An algorithm for understanding conservation agriculture
November 6, 2019
According to the Wisconsin Department of Agriculture and Consumer Protection (DATCP), Wisconsin is home to 64,793 farms on 14.3 million acres. Of those acres, it’s estimated that about six percent are utilizing conservation agriculture methods such as cover cropping. Although this number is continuing to grow, it remains hard to measure and even harder to know exactly why some farmers are choosing to utilize these methods, while others are not. To gain a greater understanding of these challenges, Nelson Institute Environmental Observation and Informatics (EOI) alumna Alana Herro partnered with UW-Madison researchers and organizations throughout the state to test a new method for tracking conservation farming that links space observations with ground surveys.
The project was a part of Herro’s graduate work with the Environmental Observation and Informatics (EOI) professional Master of Science degree, which integrates Earth observation technologies and big data analytics in one unique, 15-month platform that helps students to gain technical expertise and leadership skills. Herro joined the program in 2018 after a ten-year career in environmental public relations.
“I was looking to build my technological skills and become closer to the decision-making processes in the organizations I work for,” Herro said of her decision to attend graduate school. “As I was thinking about which school to attend, I came upon a TEDxUWMadison talk by [Gaylord Nelson Distinguished] Professor Tracey Holloway, called Creating More On-Ramps for Science. In the talk she mentions that the field of science will benefit from getting more people of varied backgrounds involved. That was really the final push I needed to make this big change. As I continued my grad school search, I attended a webinar the EOI program was offering that Sarah Graves [the EOI Program Coordinator] was hosting. Right away, she gave complete care and attention to my questions and concerns. EOI faculty and staff even helped me to apply for a scholarship. Ultimately, the decision to enroll in EOI was a combination of factors: the technological learning offered, the helpful staff and faculty, and the welcoming, supportive attitude of everyone involved.”
As a part of the EOI curriculum, the program connects each student with an organization that allows them to integrate their technical skills with a real-time, on-the ground project. In this case, the project involved connecting Herro with Forest & Wildlife Ecology and Nelson Institute Associate Professor Mutlu Ozdogan, Nelson Institute and Soil Science Professor Steve Ventura, departments across campus, and organizations throughout Wisconsin that could offer insight into conservation agriculture and satellite imaging. Such organizations included the NASA Wisconsin Space Grant Consortium, which helped to support Herro’s work through the Dr. Laurel Salton Clark Memorial Graduate & Professional Research Fellowship Award and the American Society of Photogrammetry and Remote Sensing (ASPRS), who supported Herro through the Ta Liang Award.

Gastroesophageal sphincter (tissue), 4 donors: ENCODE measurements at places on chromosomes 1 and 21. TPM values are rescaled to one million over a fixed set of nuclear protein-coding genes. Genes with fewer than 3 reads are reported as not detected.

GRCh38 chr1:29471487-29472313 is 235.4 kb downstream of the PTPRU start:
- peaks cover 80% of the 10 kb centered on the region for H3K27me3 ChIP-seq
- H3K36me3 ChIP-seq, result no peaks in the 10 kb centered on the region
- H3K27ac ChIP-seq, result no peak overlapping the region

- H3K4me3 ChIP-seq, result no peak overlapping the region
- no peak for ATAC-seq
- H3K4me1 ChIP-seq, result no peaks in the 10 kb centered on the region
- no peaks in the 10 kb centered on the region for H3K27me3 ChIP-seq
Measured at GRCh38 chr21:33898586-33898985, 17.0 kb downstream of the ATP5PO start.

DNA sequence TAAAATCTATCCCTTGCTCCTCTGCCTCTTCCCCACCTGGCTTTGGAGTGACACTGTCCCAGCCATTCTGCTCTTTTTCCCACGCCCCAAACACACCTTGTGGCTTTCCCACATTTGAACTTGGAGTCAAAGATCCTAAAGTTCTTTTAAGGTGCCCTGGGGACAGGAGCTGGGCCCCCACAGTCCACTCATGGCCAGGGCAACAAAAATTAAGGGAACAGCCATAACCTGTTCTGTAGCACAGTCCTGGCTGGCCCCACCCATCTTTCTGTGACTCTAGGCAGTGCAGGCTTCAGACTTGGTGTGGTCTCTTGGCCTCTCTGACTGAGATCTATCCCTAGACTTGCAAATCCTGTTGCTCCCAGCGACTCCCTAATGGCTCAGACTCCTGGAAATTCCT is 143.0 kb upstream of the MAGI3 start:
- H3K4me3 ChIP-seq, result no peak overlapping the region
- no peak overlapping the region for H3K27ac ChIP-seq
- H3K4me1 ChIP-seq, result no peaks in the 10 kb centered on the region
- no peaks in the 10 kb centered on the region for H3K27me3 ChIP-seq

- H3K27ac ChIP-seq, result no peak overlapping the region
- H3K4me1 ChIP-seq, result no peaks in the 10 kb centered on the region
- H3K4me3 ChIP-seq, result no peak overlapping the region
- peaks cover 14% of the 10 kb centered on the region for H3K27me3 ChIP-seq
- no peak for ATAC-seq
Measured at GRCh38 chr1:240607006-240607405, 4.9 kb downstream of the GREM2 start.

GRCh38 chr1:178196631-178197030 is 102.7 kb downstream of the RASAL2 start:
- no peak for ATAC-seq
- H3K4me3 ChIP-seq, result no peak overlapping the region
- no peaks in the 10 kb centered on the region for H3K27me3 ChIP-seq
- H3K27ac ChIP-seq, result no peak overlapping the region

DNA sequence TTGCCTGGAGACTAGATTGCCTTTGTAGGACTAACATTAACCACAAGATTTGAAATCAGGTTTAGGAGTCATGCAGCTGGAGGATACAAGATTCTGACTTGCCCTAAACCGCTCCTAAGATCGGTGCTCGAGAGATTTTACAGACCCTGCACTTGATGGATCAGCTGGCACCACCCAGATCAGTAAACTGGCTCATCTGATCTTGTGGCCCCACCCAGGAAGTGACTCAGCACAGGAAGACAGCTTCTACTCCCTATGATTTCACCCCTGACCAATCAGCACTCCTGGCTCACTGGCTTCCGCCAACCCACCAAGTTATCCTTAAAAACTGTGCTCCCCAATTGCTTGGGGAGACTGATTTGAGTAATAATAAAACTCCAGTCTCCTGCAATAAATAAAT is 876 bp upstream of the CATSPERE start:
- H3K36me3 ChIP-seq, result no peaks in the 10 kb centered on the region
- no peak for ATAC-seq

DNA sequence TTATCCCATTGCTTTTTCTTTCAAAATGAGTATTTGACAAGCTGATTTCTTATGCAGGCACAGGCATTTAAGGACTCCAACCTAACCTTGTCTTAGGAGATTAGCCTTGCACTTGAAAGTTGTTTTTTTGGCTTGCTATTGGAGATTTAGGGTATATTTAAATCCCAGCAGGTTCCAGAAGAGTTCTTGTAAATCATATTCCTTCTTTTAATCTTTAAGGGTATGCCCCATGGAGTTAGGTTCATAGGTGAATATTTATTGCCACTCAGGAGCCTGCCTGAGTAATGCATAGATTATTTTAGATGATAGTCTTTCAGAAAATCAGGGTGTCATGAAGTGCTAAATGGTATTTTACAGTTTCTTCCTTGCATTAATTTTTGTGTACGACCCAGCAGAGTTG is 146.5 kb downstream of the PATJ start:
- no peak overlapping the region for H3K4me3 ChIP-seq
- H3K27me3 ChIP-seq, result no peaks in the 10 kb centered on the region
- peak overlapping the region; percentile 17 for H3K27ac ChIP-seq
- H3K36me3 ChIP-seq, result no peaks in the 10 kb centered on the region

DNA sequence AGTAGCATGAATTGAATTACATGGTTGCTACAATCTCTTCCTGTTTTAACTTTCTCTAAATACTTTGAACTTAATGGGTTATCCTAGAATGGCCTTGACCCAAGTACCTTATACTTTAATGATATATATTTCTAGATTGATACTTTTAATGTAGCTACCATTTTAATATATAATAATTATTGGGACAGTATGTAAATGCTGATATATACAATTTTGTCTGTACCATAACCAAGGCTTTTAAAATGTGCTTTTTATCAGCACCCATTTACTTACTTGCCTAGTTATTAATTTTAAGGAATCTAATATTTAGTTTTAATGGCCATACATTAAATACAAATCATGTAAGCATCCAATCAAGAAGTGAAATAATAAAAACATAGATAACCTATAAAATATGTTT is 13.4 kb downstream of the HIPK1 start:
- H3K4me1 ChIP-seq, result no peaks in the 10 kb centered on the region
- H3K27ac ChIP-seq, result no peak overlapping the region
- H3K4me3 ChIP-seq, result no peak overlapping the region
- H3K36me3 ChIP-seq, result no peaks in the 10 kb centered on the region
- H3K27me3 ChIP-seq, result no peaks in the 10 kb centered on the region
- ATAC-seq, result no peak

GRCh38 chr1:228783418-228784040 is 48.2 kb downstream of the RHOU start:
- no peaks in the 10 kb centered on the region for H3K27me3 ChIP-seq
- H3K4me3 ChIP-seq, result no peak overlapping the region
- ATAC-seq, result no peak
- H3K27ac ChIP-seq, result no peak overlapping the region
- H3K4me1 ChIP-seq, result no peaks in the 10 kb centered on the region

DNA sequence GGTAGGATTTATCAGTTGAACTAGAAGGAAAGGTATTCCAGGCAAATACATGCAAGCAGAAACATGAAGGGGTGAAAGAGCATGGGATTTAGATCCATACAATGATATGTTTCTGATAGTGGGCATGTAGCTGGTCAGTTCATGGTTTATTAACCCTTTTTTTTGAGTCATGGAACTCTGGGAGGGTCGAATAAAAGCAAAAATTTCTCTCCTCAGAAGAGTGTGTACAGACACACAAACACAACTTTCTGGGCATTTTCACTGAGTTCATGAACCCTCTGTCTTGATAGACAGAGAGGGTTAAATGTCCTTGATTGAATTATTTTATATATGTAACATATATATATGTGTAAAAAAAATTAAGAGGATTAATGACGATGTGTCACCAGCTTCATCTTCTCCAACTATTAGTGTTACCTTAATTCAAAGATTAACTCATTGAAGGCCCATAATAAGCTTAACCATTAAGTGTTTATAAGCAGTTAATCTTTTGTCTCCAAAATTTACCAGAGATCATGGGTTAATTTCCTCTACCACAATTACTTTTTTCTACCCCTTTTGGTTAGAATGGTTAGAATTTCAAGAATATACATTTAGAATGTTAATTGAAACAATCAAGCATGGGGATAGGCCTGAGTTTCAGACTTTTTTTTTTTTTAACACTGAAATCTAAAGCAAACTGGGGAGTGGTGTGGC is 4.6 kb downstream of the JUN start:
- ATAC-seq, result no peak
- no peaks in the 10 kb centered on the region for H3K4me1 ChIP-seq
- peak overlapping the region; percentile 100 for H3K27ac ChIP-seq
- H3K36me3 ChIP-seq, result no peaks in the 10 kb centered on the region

With the support of these awards and programs across Wisconsin, Herro was able to study conservation agriculture utilization, specifically as it relates to cover crops and no-till methods.
“Cover cropping and no-till or minimum tillage are conservation farming techniques that have numerous benefits for the environment but are not always adopted by farmers because of risks of reduced yield and/or reduced profits,” shared Herro. “Precise and accurate methods of tracking conservation farming would improve the ability of researchers to maximize benefits and minimize risks.”
With this in mind, Herro connected with Professor Ozdogan and UW-Madison graduate student Ryan Geygan who had developed an algorithm that tracks cover crop usage via satellite. Essentially, data from satellites is processed using the algorithm and a map is developed showing where cover crops are being utilized in Wisconsin. While the algorithm could be a game changer, Ozdogan and his team needed to test the accuracy of the algorithm. To meet this need, Herro developed a survey that asked farmers around Wisconsin to share their experiences with conservation farming practices as well as the locations of their farms that are utilizing cover crops. Herro then worked with Ozdogan to compare the results of this survey to the map of Wisconsin she developed using the algorithm. The accuracy of the algorithm was found to be 51 percent, and Herro says that the survey yielded a number of helpful results.
According to Herro, the big takeaways from the survey include:
- 95 percent of cover crop users said that cover crops either improved or had no impact on their profits
- 90 percent said cover crops either improved or had no impact on yield
- 95 percent of no-till/minimum till respondents said that the technique either improved or had no impact on yield
While Herro says that the algorithm is still being perfected, the results of this study have allowed Professor Ventura and his colleague Soil Science Professor Matthew Ruark to gain a greater understanding of the feelings around cover crops, thereby allowing them to educate farmers about conservation agriculture in a way that speaks to the farmers’ needs.
“This project was a great way to focus my GIS [Geographic Information Systems] skills and everything I learned in the EOI program,” Herro said. “To have a project that had a cohesive theme that tied it all together was really helpful for me. I am hoping my career will lead me towards tackling these issues related to conservation farming and water quality.”